Opera + Classical Music Reviews

Chamber Prom 1: Christoph Eschenbach – Solistes de l’Orchestre de Paris @ Cadogan Hall, London

17 July 2006


Royal Albert Hall

Royal Albert Hall (Photo: David Levene/Royal Albert Hall)

Immediately after performing Siegfried at the Albert Hall the night before, conductor and pianist Christoph Eschenbach, along with four members of L’Orchestre de Paris, launched this year’s series of Chamber Prom concerts in the Art Deco filtered light of Cadogan Hall.

If they were tired after their previous night’s endeavours, it did not show. The group of musicians played with professionalism and a genuine love for the music.

The concert celebrated wind instruments in chamber music and the first offering featured Eschenbach and Alexandre Gattet on oboe playing Robert Schumann’s Three Romances for oboe and piano, Op. 94.

The three-movement work was given no title apart from the performance directions for each of its movements. It is also unclear as to what inspired its composition other than the composer’s famous love of the culture and art which was at the core of Romanticism in the nineteenth century. This is expressed through winding melodies binding together the two instruments’ rich harmonic invention.

The pair played with the good communication expected from an ensemble featuring such a renowned conductor. However, as the roles were reversed in the sense that the conductor’ was being directed by the soloist, one couldn’t help but feel that Gattet was in a position where he could have been intimidated. The young oboist handled the situation well and although he was perhaps not as dominant as he could have been, he directed Eschenbach clearly and thoughtfully.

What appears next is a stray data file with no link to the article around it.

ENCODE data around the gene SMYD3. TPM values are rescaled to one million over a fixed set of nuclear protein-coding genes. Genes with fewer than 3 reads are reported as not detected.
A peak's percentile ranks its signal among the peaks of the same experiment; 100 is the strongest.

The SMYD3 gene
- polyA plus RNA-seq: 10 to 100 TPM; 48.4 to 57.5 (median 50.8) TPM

Gattet’s smooth but passionate playing had a consistent tone with good breath control. He had good dynamic expression and was sensitive to the piano part which was played with a gentle touch and a fluid style.

The next performer commandeered the platform through his performance of Igor Stravinsky’s Three pieces for solo clarinet. The man in question was Philippe Berrod. He executed a technically difficult display of wit, humour and thoughtful playing.

The pieces were all short and left you wanting more, thanks to their skilful presentation. The first was a resonant tableau of syrupy conversations performed whilst seated, before Berrod jumped up to excite all with his dexterity and nimble touch in the fast and cheeky pucklike middle piece. He then danced his way through the rhythmically virtuosic third piece, drawing out both its jazzy and eastern influences simultaneously until his last throwaway note.

The penultimate piece was Francis Poulenc’s Sonata for Clarinet and bassoon. This featured Berrod joined by Giorgio Mandolesi on the bassoon. The two delightfully navigated the sonata’s entwining melodies and shimmering harmonies showing very clearly its inspiration, a French reaction to the exciting modern sound of the Stravinsky piece.

It was obvious that the musicians had a lot of fun with the virtuosic style which was admirably tackled even though there were a couple of missed notes from the bassoon’s plodding accompaniment in the middle movement. However, the final movement’s interrupted ascending scales resulted in an uplifting finish.

After the two twentieth century pieces which had been presented, it seemed awkward to welcome the eighteenth-century Mozart to the platform. However, in the event none of the maestro’s pieces could have been more suitable than his Quintet in E flat major for piano and wind, K452.

This piece shows the more daring side of Mozart’s personality. For a start, apart from the flute, it was rare to allow the more robust wind instruments into the gentile world of chamber music. Secondly, the piano part was incredibly difficult – almost a mini concerto – and thirdly, the free nature of the progressive-sounding music added an extra depth and interest. The wealth of compositional elements could only be as effectively combined by the hand of a genius.

Eschenbach resumed his post at the piano, Berrod the clarinet, Gattet the oboe and Mandolesi the bassoon, and there was an addition of a horn into the ensemble played by Michel Garcin-Marrou. All played with finesse. However, Garcin-Marrou’s entries were not always precise and he seemed to struggle maintaining a clear tone at the piano dynamic.

In all, this concert provided an eclectic and exciting beginning to the Chamber Prom series. It included accomplished musicians and an interesting and unusual programme of material. If the season continues in this vein, it will be an entertaining one.


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Chamber Prom 1: Christoph Eschenbach – Solistes de l’Orchestre de Paris @ Cadogan Hall, London